PositiveThe New Republic\"In the twelve stories in Roupenian’s debut, You Know You Want This: \'Cat Person\' and Other Stories, she establishes herself as a raucous and bloodthirsty storyteller who, even when she stumbles, never bores ... That’s not to say the stories are cookie-cutter, but that they each take a different angle on this particular model of human affairs. Actually, one of the book’s strengths is how diverse its styles and genres are, as it twists the formula of weak versus strong ... Although You Know You Want This may be timely in its occasional adjacency to #MeToo, its real canniness comes from apprehending the psychology not only of power, but of power-hunger as, itself, a form of weakness...\
PositiveThe New RepublicHer critique of intimacy remains intimate, owning its own biases while rejecting the dishy humble-brag, the brave over-share, and over-generalized neuroscience. The honest depictions of her sexual experience make few concessions to dramatic tension, or even to sex ... The poorer fringes are mostly overlooked in her highly personal account...Perhaps out of a desire to report only on cultures she can directly experience, there’s a dearth of nonheterosexuality that’s glaring ... But perhaps it’s wrong to fault a book for omitting what it never tried to include. Future Sex isn’t a comprehensive history or political brief, but an intensely rational, personal search for the nuances of sexual desire ... The pleasures of Witt’s book are like the sex it envisions, unbound from the obligations of solving a problem or achieving a goal.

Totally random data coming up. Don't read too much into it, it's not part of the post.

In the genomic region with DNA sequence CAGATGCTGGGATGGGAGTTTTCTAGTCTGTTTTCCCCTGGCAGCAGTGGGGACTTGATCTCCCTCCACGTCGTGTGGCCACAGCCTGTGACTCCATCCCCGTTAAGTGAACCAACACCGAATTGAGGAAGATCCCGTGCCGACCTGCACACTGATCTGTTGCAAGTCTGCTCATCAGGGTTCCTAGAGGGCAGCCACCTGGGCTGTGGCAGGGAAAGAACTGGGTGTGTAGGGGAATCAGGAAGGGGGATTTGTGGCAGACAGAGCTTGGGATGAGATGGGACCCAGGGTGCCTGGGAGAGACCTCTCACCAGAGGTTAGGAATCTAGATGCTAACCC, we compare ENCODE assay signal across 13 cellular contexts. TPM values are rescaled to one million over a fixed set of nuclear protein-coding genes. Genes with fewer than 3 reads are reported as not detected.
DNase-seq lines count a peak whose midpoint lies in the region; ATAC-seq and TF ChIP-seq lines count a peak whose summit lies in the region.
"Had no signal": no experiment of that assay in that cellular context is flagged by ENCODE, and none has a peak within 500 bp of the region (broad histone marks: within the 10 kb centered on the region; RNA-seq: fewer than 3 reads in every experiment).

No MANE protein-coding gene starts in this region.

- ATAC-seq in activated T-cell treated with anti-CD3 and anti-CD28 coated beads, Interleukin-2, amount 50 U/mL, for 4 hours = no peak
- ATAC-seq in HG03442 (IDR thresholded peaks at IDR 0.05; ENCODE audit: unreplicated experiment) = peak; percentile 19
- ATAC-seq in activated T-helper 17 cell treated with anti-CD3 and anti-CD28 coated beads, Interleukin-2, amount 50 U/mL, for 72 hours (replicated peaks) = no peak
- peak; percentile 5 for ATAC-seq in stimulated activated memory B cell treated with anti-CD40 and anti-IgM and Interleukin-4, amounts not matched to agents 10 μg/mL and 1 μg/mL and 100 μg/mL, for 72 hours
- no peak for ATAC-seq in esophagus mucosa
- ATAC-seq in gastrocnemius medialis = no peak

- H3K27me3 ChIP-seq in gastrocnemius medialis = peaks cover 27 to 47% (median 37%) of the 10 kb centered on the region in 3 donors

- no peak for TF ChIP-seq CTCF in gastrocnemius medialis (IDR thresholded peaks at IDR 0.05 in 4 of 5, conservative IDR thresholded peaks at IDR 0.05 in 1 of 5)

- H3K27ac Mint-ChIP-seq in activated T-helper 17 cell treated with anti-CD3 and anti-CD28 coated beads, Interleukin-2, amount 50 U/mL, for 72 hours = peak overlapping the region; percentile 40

PanThe New RepublicDraped over this scant armature of plot are swathes of vintage DeLillo—vintage in the sense that he was doing all this stuff 30 years ago. The motifs are the same: cultic organizations, sinister media, big money, hermit artists, guerrillas, teen prodigies and holy children, strange projects in nameless locations, high-tech vehicles, systems jargon, physical sciences, sports metaphors. Likewise the style; I’ve always felt that DeLillo’s dialogue makes more sense if you pretend the characters are conversing over a bad phone line, talking past each other in non sequiturs and repeating themselves...If you’re a longtime DeLillo fan, you could call Zero K a grand summation of his career themes and prose stylings. You could also call it recycling.